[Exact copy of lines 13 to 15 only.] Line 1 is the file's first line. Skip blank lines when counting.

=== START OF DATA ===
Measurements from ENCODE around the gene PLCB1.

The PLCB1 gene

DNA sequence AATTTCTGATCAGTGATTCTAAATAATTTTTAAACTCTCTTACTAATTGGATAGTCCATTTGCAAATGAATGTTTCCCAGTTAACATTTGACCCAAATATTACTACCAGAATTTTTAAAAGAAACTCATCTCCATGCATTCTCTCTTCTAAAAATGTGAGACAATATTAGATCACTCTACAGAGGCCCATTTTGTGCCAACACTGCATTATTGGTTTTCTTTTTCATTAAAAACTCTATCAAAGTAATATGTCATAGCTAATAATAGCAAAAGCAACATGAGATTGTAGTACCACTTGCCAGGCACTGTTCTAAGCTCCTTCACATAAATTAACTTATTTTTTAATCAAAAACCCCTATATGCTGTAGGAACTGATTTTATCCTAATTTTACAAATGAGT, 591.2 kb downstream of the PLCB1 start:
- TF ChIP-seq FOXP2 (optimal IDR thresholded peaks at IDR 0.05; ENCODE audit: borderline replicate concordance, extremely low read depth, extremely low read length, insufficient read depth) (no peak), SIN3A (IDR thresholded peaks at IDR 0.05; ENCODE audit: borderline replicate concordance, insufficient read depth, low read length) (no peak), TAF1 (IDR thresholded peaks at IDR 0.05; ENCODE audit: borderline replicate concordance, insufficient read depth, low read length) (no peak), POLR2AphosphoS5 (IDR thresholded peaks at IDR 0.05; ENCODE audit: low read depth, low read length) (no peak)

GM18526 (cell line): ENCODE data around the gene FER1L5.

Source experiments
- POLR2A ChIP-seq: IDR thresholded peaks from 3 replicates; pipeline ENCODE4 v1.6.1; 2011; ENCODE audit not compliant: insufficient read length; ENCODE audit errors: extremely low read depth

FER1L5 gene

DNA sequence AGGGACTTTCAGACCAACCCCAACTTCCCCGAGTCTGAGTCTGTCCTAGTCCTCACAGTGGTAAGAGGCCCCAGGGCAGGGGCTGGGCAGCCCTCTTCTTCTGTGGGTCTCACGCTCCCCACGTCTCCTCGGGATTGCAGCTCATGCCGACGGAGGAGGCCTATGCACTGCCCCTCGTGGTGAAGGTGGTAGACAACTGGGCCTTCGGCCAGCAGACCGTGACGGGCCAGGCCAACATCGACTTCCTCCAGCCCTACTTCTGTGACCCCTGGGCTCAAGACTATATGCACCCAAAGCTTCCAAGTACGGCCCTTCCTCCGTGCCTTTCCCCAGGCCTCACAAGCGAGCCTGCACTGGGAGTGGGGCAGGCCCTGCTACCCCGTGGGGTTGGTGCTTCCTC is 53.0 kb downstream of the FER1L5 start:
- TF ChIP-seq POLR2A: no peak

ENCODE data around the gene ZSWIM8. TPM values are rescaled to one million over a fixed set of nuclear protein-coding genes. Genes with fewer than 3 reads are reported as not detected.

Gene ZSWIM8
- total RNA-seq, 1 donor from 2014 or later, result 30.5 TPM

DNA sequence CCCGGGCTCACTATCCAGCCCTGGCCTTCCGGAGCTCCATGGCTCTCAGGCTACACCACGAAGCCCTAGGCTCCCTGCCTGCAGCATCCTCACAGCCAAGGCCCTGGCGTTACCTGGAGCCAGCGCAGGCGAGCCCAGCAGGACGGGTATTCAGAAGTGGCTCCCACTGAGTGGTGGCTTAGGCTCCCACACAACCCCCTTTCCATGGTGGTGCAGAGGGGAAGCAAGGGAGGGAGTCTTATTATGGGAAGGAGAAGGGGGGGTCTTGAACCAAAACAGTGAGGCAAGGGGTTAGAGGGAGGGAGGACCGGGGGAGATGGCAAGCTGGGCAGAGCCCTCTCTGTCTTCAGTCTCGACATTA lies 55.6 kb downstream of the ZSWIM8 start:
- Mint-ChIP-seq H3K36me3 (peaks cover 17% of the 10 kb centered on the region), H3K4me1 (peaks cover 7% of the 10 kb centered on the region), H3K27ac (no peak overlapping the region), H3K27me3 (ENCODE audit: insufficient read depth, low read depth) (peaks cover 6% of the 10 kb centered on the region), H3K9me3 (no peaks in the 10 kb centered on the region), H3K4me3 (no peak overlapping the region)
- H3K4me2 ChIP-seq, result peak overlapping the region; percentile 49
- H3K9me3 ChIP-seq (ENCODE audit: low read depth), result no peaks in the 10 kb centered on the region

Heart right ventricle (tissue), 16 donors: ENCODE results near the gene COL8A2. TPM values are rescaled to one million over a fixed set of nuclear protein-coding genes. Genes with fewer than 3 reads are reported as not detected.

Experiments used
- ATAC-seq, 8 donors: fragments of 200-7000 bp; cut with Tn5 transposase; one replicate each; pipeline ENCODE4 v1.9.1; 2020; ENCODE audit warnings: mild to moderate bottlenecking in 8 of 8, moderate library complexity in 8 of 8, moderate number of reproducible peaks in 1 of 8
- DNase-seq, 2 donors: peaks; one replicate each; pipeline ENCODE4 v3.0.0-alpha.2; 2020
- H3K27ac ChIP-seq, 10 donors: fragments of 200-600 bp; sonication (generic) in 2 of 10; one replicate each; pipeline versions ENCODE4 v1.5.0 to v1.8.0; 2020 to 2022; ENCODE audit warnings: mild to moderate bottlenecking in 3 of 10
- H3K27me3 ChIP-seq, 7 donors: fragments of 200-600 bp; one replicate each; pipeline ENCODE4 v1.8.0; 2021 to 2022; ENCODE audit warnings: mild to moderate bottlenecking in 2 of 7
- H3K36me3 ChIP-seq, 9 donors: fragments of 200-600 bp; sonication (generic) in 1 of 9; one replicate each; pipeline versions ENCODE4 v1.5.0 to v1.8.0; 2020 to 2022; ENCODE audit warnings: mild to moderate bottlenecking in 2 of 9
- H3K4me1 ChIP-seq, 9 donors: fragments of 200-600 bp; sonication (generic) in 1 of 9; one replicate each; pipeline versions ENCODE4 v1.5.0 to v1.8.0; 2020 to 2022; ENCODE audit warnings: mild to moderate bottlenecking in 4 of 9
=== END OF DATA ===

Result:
- total RNA-seq, 1 donor from 2014 or later, result 30.5 TPM

DNA sequence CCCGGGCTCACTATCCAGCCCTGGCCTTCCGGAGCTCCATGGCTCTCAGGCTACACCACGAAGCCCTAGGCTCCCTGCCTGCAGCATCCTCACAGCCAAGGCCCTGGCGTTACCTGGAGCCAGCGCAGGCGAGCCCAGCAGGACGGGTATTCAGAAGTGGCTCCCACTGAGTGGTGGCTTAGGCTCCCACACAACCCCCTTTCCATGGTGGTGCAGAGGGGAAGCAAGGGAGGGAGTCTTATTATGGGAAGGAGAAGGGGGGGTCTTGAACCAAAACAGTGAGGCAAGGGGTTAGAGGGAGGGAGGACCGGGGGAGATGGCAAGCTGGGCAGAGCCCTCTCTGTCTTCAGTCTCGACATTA lies 55.6 kb downstream of the ZSWIM8 start:
- Mint-ChIP-seq H3K36me3 (peaks cover 17% of the 10 kb centered on the region), H3K4me1 (peaks cover 7% of the 10 kb centered on the region), H3K27ac (no peak overlapping the region), H3K27me3 (ENCODE audit: insufficient read depth, low read depth) (peaks cover 6% of the 10 kb centered on the region), H3K9me3 (no peaks in the 10 kb centered on the region), H3K4me3 (no peak overlapping the region)